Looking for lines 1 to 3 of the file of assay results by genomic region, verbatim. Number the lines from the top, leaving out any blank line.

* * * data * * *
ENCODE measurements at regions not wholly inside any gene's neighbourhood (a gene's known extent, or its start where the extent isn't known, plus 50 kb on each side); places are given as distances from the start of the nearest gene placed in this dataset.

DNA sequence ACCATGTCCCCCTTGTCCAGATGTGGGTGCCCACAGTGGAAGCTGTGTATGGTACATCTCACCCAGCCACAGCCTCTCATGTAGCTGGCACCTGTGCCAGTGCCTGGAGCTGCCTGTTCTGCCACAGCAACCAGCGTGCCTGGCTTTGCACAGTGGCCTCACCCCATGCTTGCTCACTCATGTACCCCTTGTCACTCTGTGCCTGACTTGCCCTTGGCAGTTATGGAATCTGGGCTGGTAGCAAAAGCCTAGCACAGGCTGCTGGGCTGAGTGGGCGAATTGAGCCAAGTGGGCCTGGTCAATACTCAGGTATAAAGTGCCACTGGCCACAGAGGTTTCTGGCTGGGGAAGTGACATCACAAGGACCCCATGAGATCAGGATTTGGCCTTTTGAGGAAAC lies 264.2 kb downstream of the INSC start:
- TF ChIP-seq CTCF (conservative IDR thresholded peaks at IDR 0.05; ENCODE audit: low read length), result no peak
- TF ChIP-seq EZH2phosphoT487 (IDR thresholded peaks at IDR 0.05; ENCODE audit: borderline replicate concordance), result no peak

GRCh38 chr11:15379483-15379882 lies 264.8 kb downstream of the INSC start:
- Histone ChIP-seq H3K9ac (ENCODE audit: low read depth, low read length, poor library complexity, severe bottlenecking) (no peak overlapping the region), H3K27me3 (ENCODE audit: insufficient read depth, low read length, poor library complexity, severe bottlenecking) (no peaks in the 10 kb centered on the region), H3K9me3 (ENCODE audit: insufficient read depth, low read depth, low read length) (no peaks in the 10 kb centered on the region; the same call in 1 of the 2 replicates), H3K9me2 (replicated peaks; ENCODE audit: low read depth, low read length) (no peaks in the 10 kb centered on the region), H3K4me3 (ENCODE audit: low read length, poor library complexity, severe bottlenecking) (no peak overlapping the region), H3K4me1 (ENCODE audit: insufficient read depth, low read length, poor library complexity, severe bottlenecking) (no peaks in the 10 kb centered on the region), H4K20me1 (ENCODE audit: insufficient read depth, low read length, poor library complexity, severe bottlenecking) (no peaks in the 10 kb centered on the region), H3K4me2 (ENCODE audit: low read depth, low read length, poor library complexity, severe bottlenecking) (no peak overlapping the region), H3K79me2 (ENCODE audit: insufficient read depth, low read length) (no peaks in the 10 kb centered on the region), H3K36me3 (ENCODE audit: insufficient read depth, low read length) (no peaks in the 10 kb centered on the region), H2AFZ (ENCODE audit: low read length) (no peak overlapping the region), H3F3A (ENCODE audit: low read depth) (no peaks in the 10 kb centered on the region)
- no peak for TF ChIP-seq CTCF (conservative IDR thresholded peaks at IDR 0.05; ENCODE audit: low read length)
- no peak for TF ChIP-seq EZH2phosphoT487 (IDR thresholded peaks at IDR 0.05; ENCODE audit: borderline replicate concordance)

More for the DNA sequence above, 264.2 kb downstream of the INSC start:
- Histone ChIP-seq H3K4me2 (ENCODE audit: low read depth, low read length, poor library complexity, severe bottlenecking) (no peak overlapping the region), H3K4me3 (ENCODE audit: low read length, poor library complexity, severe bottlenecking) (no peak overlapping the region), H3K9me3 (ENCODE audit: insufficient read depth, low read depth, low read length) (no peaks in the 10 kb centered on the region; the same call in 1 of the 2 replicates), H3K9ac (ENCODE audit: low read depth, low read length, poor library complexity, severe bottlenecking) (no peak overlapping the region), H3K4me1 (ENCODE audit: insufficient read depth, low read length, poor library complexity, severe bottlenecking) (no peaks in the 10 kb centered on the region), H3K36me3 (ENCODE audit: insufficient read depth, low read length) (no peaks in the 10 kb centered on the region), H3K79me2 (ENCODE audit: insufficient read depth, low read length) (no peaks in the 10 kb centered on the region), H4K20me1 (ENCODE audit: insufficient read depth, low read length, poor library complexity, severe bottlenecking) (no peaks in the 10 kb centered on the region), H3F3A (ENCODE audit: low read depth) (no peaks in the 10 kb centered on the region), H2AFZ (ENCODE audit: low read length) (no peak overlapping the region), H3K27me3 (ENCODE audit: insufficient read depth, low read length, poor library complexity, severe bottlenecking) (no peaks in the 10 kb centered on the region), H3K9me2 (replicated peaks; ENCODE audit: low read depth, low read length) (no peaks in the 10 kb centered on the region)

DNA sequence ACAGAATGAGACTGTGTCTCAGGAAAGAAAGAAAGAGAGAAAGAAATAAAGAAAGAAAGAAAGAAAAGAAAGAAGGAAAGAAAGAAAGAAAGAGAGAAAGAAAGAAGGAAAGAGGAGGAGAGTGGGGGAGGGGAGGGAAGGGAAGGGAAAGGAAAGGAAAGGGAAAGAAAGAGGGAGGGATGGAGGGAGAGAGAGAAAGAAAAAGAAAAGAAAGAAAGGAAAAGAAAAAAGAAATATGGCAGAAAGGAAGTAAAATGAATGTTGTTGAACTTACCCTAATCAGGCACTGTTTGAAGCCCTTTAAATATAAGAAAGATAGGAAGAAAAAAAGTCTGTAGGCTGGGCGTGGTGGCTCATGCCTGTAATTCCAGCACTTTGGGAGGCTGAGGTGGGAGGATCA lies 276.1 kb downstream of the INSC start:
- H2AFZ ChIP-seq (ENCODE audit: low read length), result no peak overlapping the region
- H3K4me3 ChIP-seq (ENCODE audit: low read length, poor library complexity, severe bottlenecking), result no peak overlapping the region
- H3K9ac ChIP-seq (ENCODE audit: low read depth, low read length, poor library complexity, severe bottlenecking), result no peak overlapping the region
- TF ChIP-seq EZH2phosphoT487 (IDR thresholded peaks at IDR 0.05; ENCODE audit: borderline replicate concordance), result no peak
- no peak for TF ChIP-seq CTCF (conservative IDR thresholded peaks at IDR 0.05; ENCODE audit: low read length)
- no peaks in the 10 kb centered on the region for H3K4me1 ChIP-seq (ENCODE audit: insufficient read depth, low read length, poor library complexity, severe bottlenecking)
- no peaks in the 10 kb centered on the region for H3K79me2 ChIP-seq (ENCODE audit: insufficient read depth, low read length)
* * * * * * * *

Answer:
ENCODE measurements at regions not wholly inside any gene's neighbourhood (a gene's known extent, or its start where the extent isn't known, plus 50 kb on each side); places are given as distances from the start of the nearest gene placed in this dataset.

DNA sequence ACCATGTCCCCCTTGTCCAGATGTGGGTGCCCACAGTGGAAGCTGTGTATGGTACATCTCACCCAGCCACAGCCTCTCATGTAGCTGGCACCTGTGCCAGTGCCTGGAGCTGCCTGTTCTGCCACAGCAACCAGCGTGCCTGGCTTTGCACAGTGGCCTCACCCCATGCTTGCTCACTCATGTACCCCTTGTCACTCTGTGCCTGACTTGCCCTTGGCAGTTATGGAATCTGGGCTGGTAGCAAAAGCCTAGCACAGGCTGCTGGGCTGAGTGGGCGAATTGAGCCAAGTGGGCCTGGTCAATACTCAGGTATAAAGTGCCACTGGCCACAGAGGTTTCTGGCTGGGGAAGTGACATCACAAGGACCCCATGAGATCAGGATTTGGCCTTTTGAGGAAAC lies 264.2 kb downstream of the INSC start:
- TF ChIP-seq CTCF (conservative IDR thresholded peaks at IDR 0.05; ENCODE audit: low read length), result no peak